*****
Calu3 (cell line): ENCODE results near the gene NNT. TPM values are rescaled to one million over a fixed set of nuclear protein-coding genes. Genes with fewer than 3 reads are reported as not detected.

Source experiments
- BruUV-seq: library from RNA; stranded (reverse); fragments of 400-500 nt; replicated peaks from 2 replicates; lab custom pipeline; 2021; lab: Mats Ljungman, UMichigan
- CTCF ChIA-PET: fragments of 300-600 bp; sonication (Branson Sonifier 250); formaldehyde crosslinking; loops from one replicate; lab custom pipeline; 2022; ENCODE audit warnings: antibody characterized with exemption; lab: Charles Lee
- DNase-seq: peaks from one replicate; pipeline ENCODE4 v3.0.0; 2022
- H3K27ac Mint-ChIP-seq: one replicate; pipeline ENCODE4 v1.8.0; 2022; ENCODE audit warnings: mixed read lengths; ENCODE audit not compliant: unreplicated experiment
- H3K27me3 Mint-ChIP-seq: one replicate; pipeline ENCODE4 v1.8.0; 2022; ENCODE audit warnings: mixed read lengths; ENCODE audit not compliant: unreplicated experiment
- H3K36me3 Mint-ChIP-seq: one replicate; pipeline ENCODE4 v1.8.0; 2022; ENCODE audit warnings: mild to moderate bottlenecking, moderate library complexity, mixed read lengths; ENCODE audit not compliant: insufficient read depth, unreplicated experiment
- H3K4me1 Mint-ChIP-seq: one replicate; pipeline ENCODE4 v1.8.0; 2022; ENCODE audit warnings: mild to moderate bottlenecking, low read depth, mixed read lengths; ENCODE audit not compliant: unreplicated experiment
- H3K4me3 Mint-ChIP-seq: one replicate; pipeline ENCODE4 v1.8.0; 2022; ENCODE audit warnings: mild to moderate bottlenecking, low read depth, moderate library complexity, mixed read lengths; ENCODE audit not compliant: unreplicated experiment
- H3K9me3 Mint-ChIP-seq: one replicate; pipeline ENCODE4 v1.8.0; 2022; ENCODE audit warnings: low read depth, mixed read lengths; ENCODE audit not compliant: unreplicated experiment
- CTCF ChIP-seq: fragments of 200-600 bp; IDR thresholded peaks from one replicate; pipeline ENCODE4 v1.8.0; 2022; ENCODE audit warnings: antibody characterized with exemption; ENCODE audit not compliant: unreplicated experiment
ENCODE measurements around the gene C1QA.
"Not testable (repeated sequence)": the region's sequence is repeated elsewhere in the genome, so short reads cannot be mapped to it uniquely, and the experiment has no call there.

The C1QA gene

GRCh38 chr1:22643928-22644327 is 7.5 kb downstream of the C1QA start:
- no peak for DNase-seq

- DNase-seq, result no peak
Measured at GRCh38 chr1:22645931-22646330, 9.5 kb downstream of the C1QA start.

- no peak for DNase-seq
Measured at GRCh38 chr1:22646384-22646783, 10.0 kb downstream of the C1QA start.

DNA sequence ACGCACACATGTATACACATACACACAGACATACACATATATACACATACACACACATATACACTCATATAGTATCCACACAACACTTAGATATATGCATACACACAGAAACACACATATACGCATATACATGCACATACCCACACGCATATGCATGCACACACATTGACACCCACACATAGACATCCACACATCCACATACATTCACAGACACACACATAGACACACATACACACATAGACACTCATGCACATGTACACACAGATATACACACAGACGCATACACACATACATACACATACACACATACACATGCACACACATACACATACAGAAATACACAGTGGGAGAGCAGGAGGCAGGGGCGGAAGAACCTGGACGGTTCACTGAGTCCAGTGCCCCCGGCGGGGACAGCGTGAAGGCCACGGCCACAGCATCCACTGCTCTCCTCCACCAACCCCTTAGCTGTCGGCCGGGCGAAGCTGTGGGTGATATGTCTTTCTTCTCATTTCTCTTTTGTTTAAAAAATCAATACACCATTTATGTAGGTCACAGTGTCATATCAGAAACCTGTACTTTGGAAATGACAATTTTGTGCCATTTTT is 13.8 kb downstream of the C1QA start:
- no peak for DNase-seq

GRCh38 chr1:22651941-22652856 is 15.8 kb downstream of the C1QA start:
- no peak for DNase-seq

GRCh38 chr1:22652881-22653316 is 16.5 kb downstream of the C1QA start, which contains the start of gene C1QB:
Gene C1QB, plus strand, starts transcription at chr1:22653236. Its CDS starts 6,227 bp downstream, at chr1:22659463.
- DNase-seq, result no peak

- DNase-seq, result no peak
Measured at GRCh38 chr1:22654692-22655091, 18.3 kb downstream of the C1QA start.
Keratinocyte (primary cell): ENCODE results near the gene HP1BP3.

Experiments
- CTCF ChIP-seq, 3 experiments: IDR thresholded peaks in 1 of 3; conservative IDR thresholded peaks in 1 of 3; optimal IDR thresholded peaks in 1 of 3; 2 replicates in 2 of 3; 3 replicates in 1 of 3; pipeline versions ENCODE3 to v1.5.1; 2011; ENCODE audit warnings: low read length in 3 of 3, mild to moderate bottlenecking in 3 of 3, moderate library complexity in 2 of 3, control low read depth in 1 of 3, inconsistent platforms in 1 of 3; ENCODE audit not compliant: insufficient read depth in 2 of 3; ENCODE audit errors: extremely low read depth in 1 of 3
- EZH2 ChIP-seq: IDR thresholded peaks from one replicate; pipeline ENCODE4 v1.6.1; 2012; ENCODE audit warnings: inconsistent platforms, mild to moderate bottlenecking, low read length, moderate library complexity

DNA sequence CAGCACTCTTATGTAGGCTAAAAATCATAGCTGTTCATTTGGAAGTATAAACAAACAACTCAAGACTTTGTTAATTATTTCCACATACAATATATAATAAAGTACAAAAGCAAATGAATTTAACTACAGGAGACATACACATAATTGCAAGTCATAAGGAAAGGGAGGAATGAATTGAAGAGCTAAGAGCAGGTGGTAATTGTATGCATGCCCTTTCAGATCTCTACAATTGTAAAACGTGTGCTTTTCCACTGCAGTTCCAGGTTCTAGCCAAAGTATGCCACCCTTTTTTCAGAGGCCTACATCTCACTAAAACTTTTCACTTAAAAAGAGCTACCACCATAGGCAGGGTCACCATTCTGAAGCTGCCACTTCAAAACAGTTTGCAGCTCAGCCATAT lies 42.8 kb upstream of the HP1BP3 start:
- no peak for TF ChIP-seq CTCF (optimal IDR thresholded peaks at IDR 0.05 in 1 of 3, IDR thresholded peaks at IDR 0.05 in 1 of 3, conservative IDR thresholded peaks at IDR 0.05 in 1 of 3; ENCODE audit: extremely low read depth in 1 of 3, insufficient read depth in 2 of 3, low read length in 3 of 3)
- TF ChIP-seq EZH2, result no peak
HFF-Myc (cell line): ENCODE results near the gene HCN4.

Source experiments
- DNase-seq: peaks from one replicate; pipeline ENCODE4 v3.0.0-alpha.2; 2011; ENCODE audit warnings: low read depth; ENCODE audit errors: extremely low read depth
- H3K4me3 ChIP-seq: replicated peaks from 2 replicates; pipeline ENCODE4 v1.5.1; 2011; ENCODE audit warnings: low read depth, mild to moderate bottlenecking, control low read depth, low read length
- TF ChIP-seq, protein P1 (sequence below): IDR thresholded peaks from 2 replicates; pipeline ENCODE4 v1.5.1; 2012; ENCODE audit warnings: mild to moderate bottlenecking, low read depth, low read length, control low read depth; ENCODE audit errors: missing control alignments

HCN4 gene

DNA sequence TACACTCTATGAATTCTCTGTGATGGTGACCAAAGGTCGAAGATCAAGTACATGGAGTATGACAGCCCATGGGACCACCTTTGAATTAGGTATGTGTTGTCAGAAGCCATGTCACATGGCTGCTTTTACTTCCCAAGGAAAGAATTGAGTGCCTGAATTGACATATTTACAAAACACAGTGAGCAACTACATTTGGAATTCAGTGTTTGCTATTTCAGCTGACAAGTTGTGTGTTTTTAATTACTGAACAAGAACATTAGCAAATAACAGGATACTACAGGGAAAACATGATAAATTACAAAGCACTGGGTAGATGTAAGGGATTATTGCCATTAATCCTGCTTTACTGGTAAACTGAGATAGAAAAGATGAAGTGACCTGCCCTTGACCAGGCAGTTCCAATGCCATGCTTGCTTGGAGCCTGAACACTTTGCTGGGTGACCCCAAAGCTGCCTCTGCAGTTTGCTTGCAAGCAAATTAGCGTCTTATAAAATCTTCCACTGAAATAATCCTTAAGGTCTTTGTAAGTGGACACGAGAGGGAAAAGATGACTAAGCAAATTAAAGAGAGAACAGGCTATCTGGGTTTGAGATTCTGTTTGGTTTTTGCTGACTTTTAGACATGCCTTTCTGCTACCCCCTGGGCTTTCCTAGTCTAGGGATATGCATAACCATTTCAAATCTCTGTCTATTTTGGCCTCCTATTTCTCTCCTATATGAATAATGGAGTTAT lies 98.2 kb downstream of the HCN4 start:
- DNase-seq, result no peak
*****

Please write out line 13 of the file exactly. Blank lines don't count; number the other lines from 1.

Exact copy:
ENCODE measurements around the gene C1QA.